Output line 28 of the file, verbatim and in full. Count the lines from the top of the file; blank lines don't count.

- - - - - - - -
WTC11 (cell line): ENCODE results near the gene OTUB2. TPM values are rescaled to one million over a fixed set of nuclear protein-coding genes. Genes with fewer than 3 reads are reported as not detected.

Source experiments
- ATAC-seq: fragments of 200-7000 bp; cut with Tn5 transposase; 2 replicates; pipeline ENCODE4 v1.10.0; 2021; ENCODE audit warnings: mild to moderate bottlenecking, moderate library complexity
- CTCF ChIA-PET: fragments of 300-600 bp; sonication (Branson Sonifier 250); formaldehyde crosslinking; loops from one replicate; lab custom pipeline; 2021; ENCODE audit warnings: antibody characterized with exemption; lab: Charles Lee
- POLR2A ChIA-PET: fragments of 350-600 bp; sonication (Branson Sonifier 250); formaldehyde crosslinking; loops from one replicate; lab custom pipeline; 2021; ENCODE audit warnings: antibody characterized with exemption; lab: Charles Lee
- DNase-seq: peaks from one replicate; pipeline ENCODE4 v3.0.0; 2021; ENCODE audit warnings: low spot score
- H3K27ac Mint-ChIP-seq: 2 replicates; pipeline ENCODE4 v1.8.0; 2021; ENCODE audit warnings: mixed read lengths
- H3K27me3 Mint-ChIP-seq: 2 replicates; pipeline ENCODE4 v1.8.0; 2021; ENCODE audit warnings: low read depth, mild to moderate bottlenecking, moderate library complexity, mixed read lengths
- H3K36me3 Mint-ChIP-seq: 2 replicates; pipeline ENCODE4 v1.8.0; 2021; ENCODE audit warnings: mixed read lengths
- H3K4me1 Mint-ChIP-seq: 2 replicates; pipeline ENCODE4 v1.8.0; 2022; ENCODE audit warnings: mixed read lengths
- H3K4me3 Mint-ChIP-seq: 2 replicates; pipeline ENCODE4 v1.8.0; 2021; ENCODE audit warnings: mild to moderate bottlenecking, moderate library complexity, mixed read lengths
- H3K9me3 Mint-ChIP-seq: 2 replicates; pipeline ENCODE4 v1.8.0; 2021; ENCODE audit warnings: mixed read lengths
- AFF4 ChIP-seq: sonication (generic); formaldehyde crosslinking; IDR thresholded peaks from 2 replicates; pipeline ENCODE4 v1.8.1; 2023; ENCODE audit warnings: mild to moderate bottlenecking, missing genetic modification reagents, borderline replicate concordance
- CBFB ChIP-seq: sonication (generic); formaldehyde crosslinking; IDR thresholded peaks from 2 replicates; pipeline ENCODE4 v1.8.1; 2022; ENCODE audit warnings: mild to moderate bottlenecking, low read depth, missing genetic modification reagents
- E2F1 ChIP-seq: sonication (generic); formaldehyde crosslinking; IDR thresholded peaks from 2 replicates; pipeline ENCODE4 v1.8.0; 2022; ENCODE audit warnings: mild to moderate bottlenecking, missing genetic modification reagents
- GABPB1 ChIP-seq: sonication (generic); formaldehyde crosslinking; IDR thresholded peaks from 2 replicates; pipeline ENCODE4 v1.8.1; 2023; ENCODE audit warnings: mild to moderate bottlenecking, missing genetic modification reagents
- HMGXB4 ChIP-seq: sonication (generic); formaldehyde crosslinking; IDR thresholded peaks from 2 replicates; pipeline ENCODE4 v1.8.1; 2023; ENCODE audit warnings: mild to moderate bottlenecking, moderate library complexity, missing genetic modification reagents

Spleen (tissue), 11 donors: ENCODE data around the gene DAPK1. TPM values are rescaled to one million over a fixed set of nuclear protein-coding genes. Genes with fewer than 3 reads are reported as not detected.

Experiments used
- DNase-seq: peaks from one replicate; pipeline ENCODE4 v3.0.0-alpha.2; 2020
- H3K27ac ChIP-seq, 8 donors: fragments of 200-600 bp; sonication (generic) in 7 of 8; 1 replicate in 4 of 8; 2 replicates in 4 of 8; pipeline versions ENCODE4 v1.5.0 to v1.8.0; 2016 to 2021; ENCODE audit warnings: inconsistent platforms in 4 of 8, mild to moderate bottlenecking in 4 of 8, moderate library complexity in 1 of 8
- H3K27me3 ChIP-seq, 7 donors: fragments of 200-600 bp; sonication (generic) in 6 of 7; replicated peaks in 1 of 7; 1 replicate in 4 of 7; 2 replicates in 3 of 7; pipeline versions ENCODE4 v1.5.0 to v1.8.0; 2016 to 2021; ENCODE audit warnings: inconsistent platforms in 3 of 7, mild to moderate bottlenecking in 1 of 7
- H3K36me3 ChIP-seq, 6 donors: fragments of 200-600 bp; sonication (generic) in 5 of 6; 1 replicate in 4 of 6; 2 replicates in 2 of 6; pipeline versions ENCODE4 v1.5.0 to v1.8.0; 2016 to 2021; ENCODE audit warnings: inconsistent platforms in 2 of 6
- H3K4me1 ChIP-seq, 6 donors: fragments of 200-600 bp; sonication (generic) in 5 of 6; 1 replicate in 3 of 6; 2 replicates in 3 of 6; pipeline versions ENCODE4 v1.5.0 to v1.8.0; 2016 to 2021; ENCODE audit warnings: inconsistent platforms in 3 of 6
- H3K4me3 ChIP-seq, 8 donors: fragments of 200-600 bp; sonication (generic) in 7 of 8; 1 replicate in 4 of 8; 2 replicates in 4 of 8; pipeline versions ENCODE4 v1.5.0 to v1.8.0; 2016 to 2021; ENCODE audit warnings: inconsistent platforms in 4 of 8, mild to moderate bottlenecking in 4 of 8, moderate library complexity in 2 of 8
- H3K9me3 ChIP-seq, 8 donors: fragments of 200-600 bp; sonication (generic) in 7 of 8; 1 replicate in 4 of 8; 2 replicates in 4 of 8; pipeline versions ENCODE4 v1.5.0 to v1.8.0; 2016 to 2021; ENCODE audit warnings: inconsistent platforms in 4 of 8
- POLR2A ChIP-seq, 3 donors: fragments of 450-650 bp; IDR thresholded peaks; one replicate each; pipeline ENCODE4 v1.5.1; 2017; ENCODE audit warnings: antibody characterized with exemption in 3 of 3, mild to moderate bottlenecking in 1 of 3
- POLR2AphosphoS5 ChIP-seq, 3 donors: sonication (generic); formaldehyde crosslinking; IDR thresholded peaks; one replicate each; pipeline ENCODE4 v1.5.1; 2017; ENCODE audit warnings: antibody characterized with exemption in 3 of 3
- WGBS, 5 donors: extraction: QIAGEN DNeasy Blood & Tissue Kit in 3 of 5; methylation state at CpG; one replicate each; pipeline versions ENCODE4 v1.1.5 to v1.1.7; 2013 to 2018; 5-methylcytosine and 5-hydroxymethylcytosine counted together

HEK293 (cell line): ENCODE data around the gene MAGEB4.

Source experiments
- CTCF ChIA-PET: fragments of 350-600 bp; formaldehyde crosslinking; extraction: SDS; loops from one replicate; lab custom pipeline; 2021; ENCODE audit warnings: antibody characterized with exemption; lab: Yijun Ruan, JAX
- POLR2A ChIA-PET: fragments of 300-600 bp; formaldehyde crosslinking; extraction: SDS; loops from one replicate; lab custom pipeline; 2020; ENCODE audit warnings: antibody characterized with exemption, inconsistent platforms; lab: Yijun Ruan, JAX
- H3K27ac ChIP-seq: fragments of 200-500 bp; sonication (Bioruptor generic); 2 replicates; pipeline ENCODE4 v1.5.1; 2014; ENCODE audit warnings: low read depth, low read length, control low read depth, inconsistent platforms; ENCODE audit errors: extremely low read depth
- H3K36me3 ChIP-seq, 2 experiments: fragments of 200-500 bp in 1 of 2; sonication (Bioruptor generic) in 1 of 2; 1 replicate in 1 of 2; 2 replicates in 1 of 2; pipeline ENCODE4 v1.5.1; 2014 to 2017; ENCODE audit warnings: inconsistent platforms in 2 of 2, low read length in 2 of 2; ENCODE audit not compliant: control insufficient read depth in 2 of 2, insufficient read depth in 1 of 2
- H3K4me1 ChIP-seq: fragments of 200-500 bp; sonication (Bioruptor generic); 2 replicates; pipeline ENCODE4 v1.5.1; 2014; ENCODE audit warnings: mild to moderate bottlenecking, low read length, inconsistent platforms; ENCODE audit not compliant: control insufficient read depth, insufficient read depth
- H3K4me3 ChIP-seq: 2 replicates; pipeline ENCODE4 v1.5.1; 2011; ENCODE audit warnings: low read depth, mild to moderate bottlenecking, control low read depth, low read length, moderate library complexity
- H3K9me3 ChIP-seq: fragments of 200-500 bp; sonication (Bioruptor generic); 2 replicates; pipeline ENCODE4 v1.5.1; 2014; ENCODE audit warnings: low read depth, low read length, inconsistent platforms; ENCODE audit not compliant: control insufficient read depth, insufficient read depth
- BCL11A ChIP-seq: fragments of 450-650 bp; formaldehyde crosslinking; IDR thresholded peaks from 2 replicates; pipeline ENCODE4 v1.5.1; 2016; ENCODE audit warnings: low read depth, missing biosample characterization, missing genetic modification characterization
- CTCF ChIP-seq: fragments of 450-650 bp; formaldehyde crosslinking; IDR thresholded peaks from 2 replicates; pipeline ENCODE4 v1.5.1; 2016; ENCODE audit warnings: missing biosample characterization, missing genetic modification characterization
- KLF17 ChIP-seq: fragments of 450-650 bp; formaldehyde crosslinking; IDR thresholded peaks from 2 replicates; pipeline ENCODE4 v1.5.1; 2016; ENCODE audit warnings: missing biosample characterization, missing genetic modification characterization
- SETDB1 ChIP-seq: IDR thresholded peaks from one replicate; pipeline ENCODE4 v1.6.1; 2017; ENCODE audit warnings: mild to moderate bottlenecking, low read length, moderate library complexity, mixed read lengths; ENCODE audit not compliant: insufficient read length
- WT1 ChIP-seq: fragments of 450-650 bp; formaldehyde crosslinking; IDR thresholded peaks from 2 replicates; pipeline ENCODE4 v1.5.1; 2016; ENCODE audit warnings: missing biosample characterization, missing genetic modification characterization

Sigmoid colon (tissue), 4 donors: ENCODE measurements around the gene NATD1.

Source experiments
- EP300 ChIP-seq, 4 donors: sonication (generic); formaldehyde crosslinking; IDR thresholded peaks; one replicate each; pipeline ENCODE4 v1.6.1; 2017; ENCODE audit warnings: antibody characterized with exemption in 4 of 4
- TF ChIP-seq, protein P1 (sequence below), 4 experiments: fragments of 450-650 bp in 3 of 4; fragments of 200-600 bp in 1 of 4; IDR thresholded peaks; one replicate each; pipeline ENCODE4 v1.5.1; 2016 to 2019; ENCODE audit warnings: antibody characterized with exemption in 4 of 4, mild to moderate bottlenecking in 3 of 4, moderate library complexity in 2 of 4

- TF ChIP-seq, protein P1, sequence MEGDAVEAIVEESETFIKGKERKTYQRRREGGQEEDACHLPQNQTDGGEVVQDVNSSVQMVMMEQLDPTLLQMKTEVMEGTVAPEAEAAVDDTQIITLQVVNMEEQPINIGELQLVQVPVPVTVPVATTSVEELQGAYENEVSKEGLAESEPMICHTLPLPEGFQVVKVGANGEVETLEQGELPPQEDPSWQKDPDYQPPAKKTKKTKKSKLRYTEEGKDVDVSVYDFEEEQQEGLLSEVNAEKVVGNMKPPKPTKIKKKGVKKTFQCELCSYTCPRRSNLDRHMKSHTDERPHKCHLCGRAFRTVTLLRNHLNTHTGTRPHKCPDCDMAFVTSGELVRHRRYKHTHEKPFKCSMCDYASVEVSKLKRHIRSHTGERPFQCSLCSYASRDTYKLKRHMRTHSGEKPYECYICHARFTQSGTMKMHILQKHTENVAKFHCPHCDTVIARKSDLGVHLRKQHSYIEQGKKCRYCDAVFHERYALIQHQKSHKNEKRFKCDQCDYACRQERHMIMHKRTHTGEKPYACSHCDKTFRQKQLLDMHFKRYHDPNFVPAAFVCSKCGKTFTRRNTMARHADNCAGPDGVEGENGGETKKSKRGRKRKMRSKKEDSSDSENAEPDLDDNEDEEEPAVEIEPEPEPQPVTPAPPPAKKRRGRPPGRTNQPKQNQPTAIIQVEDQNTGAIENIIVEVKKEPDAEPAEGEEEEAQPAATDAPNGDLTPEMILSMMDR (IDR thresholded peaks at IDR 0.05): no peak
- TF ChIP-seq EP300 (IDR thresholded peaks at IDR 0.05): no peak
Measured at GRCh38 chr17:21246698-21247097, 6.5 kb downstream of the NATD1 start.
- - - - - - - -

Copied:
- POLR2AphosphoS5 ChIP-seq, 3 donors: sonication (generic); formaldehyde crosslinking; IDR thresholded peaks; one replicate each; pipeline ENCODE4 v1.5.1; 2017; ENCODE audit warnings: antibody characterized with exemption in 3 of 3